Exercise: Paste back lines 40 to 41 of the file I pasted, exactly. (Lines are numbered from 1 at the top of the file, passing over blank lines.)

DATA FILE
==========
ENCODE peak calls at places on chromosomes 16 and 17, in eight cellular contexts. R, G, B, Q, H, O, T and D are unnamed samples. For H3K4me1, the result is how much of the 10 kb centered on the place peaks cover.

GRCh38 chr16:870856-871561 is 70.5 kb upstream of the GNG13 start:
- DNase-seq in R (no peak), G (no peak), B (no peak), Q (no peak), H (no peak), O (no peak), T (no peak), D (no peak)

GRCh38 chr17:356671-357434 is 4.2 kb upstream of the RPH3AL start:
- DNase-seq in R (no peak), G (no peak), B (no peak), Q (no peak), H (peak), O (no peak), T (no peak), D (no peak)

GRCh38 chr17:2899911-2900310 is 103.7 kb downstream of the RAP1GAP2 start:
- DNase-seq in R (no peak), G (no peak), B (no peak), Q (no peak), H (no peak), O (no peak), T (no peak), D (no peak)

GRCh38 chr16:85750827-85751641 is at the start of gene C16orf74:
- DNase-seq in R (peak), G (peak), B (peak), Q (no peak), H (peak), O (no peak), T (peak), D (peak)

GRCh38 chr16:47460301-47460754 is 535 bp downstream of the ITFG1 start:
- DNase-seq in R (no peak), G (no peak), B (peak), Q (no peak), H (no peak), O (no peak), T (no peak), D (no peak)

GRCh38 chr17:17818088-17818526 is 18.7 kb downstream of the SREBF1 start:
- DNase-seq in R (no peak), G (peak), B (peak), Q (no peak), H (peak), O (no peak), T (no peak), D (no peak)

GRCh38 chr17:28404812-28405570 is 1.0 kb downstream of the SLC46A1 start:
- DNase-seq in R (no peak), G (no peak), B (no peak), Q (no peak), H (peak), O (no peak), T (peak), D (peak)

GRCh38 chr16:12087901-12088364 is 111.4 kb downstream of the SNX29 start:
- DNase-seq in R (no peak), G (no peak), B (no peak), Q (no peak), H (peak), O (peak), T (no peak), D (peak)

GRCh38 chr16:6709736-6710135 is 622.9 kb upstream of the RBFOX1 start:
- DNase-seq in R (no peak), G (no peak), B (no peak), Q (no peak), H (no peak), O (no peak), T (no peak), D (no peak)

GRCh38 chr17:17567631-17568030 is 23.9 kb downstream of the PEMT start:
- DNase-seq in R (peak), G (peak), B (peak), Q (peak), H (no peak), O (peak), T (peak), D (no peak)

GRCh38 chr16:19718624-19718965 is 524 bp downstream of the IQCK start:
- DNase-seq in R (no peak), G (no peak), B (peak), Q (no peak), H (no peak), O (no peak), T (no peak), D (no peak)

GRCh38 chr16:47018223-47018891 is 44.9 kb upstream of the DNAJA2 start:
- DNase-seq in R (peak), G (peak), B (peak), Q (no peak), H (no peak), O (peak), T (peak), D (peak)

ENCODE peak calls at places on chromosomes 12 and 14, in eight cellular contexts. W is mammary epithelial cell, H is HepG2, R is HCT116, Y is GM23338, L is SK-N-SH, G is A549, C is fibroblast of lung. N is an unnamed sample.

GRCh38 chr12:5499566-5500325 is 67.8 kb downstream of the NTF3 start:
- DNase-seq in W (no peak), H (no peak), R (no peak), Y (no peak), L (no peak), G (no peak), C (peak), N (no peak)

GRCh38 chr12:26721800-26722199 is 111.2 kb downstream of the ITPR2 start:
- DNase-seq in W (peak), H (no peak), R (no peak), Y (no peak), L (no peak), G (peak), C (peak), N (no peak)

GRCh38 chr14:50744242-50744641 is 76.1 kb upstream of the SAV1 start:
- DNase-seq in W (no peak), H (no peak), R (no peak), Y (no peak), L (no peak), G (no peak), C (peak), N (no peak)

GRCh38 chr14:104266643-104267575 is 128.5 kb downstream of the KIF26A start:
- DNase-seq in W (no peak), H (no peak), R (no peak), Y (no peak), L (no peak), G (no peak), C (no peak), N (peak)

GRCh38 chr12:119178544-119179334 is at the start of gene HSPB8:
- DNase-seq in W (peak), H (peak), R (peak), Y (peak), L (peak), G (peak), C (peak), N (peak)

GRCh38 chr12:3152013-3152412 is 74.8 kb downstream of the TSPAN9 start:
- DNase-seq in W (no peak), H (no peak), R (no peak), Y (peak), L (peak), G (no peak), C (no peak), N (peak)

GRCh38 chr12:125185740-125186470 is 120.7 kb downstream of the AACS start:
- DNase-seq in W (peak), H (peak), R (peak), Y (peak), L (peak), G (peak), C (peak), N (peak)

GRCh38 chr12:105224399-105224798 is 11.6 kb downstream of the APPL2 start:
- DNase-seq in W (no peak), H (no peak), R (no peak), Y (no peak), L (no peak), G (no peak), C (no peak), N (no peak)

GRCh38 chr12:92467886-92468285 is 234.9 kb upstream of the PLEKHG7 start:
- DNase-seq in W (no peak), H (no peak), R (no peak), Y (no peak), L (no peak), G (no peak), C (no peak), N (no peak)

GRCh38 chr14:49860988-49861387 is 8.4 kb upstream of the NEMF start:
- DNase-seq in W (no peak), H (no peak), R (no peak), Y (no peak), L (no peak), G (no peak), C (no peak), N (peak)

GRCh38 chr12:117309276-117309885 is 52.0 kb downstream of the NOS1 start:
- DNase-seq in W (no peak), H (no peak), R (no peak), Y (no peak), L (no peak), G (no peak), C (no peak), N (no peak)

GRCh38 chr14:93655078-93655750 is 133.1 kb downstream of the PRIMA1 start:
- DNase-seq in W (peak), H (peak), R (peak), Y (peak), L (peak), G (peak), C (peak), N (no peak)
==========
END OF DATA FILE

- DNase-seq in W (peak), H (peak), R (peak), Y (peak), L (peak), G (peak), C (peak), N (peak)

GRCh38 chr12:105224399-105224798 is 11.6 kb downstream of the APPL2 start: